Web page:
This morning, Washington College’s President, Kurt Landgraf, notified the college community that the 239-year-old liberal arts college will not be reconvening in person on August 24 as anticipated due to the coronavirus crisis.
The following is his statement to students, faculty and staff via email:
I am writing to provide an update on Washington College’s plans for the Fall 2020 semester and to inform you of some important changes.
Washington College’s highest priorities are protecting the health and safety of our community and providing an extraordinary academic experience. In light of these priorities, and in consultation with the Washington College Contingency Planning Group and the Board of Visitors and Governors, I have made these difficult decisions:
We will not be reconvening in person as a community on August 24
Fall Semester courses at Washington College will be offered online
The majority of students will study remotely, except as explained below
We remain hopeful for a return to campus in the spring, and will continue to plan for this result.
In June, we reported that Washington College was on track to reopen safely for the fall 2020 semester with a significant number of residential students. COVID-19 cases were on the decline across the country, and we expected that testing with timely results would be widely available. We also committed to monitor closely local, state, and national trends and modify our plans as necessary, based on public health considerations and our ability to protect the health and safety of our students, faculty, staff, and the surrounding community.
COVID-19 trends are going in the wrong direction nationally, and Maryland and Kent County are not exempt. Based on the latest guidance from federal, state, and local medical experts and public officials, we anticipate that matters may worsen in the weeks ahead. The resurgence has adversely impacted the availability of tests and associated turnaround time for results needed to satisfy CDC-aligned testing protocols. Despite our efforts, it is apparent that these factors are simply too great to overcome and our original plan to have students to return to campus and in person classes must be revised.
We are painfully aware that this decision is hugely disappointing for our students. We share your disappointment. It should not be disheartening, however. I chose to join the Washington College community in 2017 for many of the same reasons that you did. I was inspired by the vision of educating citizen leaders and the emphasis on moral courage, on thinking critically, on writing and speaking well, on preparation for a 21st-century career. This feels like a setback, but it does not need to be. While it will be a fall semester different from any other you will have or have had at Washington College, we are completely committed to making it every bit as rich, rewarding, and exciting as you expect. It may well be one that you will look back on as fuller and more intense than any other in terms of your academic focus and interactions with your professors and peers. This is an extraordinary time in our history, and we are built for this.
Our faculty and staff have worked hard to prepare for a traditional fall semester, but COVID’s specter was always top of mind. Our careful contingency planning enables us to fulfill our commitment to offering a top-flight robust academic experience to our students, and we have re-aligned our efforts and resources to better support online learning.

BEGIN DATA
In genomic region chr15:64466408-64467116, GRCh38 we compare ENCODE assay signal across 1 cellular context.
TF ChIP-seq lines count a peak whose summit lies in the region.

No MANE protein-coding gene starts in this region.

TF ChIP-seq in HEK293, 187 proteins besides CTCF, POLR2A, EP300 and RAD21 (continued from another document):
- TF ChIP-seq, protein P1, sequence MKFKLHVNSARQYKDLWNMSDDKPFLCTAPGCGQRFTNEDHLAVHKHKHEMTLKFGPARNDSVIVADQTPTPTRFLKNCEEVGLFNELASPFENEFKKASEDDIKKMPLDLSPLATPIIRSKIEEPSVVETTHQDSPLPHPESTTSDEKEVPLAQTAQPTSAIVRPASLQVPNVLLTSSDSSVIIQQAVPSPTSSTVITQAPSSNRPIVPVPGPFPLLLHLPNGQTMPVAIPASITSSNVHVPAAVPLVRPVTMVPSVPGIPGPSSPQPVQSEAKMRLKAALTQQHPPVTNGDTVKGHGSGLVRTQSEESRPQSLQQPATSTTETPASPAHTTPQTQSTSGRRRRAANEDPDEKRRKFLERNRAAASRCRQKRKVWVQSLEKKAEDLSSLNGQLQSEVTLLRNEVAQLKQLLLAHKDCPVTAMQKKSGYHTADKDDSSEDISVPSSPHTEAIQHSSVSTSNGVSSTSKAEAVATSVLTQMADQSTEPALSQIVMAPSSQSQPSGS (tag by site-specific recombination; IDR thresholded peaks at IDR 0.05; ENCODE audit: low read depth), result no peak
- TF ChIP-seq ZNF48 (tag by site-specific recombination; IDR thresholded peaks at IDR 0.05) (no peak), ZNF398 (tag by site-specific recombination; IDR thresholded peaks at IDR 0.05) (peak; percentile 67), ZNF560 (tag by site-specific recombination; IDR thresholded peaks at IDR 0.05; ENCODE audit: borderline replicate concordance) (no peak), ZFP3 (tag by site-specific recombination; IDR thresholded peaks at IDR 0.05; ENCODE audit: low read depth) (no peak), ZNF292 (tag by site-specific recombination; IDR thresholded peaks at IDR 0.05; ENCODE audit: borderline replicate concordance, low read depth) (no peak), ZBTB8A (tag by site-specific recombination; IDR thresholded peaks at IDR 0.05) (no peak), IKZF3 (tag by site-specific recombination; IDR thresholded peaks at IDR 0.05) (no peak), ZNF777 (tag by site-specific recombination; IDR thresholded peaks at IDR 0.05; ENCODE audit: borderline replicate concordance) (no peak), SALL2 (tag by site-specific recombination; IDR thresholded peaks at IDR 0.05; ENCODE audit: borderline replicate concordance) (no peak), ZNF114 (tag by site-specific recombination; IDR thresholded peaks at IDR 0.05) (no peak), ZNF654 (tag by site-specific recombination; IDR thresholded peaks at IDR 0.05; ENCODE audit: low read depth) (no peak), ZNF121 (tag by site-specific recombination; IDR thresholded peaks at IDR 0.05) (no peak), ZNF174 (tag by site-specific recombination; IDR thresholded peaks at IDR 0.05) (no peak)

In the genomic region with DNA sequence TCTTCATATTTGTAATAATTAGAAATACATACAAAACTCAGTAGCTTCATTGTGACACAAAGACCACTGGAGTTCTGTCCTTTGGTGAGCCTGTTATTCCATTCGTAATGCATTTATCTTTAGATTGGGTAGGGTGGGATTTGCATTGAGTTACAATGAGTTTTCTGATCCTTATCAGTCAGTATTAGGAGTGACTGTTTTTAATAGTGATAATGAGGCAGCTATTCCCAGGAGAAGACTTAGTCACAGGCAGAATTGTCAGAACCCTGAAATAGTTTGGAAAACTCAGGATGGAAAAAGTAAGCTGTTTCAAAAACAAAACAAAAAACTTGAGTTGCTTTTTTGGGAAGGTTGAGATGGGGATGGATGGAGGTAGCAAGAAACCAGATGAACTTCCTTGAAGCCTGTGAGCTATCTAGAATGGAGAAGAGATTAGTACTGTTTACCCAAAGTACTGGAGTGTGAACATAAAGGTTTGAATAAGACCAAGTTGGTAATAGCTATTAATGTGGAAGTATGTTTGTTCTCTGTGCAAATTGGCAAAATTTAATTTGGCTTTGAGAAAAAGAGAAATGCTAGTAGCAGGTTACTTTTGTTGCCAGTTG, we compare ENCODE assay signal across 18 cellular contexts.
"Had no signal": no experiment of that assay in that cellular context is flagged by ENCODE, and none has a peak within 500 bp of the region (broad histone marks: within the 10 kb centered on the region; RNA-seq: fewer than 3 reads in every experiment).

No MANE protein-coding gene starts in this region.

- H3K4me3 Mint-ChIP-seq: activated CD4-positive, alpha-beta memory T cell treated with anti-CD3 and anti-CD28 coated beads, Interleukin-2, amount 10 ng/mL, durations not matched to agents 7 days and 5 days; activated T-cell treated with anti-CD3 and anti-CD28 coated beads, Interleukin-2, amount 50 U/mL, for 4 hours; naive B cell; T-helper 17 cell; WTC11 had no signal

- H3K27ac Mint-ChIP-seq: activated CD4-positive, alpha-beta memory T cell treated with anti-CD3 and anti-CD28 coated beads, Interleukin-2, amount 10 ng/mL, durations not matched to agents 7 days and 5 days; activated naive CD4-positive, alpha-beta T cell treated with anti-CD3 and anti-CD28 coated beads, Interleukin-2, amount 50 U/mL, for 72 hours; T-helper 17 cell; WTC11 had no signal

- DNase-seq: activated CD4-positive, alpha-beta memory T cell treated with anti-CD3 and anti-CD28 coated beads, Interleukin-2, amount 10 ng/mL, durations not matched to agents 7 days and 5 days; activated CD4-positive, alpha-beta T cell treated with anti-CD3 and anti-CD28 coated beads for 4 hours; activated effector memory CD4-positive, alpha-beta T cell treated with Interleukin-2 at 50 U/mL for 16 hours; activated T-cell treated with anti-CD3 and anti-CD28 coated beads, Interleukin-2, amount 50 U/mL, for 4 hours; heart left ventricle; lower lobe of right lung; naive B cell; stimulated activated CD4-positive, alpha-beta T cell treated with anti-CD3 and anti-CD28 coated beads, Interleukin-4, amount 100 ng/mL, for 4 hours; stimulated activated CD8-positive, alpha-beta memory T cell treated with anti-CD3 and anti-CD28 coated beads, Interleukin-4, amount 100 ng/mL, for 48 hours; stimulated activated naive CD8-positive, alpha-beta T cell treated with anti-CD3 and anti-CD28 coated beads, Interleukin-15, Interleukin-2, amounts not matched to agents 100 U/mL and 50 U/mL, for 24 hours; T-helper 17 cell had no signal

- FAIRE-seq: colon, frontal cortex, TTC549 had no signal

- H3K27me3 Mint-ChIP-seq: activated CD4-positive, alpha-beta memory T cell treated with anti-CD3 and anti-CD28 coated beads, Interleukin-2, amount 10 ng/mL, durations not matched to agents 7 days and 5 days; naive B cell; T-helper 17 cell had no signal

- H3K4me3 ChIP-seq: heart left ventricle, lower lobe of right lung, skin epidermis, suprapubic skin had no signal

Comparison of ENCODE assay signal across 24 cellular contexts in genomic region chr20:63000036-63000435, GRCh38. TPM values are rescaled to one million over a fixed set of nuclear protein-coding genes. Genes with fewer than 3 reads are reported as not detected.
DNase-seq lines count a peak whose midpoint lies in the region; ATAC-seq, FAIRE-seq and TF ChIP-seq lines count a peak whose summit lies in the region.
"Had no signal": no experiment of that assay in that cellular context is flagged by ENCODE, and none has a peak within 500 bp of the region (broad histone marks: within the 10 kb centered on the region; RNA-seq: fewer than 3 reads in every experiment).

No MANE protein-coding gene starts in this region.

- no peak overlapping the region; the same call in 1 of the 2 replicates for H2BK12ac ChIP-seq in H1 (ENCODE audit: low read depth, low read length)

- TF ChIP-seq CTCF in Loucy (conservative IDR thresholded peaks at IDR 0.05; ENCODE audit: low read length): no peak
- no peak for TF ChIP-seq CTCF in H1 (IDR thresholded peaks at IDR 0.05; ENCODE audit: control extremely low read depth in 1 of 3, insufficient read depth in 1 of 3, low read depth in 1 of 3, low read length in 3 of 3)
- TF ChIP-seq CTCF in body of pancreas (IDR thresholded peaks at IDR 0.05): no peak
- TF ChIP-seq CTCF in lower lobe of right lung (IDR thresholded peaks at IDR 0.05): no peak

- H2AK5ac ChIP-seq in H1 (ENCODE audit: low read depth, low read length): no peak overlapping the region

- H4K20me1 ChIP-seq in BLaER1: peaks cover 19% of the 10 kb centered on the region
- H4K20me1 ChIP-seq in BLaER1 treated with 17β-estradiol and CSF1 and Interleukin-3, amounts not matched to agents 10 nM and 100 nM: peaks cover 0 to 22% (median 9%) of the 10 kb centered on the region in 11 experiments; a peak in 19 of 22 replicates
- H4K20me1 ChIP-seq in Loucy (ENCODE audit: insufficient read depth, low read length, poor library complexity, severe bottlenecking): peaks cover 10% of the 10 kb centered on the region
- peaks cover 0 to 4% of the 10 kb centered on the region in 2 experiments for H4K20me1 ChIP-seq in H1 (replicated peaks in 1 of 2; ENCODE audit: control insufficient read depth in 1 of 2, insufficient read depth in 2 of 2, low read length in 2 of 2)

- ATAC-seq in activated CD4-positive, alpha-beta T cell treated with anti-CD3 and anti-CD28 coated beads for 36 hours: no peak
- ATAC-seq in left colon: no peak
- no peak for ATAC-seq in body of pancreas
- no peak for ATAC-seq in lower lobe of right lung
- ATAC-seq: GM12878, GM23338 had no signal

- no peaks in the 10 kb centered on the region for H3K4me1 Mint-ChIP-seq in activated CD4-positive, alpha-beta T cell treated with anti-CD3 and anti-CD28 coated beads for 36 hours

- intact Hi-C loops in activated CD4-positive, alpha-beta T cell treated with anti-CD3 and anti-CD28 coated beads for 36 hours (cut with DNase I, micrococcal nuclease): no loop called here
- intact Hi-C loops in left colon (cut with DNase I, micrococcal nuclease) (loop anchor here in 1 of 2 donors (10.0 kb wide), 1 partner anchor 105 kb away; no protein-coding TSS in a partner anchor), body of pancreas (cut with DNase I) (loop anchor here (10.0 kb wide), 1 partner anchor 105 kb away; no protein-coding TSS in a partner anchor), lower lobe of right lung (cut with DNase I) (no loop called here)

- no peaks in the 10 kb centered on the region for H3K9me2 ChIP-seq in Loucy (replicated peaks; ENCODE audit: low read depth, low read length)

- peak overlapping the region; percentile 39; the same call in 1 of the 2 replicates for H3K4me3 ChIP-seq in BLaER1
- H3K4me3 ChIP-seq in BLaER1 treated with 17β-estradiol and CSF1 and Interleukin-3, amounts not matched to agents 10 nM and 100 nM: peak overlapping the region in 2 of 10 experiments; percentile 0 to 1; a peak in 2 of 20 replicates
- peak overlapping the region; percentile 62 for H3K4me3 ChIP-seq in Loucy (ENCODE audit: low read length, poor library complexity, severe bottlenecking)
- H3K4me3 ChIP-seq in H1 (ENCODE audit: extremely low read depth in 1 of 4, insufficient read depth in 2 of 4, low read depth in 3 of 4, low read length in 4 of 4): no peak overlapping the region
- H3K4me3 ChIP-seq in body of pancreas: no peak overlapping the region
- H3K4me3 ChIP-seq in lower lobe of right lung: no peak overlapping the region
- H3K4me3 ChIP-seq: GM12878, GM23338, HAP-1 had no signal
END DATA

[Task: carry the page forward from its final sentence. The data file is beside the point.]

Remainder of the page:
Faculty have been engaged in course planning and workshops throughout the summer in preparation for a fall that we expected could include remote learning.
All fall courses, except those that are always graded pass/fail, will use letter grades, not pass/fail.
Our Student Life staff and your Student Government Association remain focused on building community and social connections by working with student organizations to support a wide range of virtual activities, programs, and opportunities.
Under this new plan, a limited number of students may receive permission to live on campus or access campus facilities. Only students with a critical need for on-campus housing will be authorized to live on campus. Critical needs include students who lack another housing option or require campus access for graduation. Students living on or near campus will still take all of their courses online and campus facilities will be restricted. Students who wish to apply for permission to return to campus, whether to live in a residence hall or to access other facilities, must complete the form provided.
Room and board charges will be reversed for students who are not living on campus. We are also announcing a change to our tuition rate for the coming academic year. We are reversing the previously announced tuition increase for this year. This year’s rate will remain the same as last year’s. We will send updated bills and awards letters as quickly as possible.
Only applicable fees will be charged, including the health fee and the orientation fee for first-year students. The student service fee will be reduced by more than 50% for all students in the fall semester.
We know that you will have many questions. We have posted a series of Frequently Asked Questions throughout our Covid-19 Response pages, with many pertinent questions addressed on the Students & Parents and Financial Matters pages.
My thanks to you and to the entire Washington College community – students, faculty, staff, parents, alumni, and friends of the College – for your unwavering support and patience during this difficult time. Best wishes for a pleasant and healthy remainder of the summer. As we make our way through this unprecedented time in our history we can take comfort in the fact that the Washington College community has a long history of taking care of one another in good times and bad.
Kurt M. Landgraf, President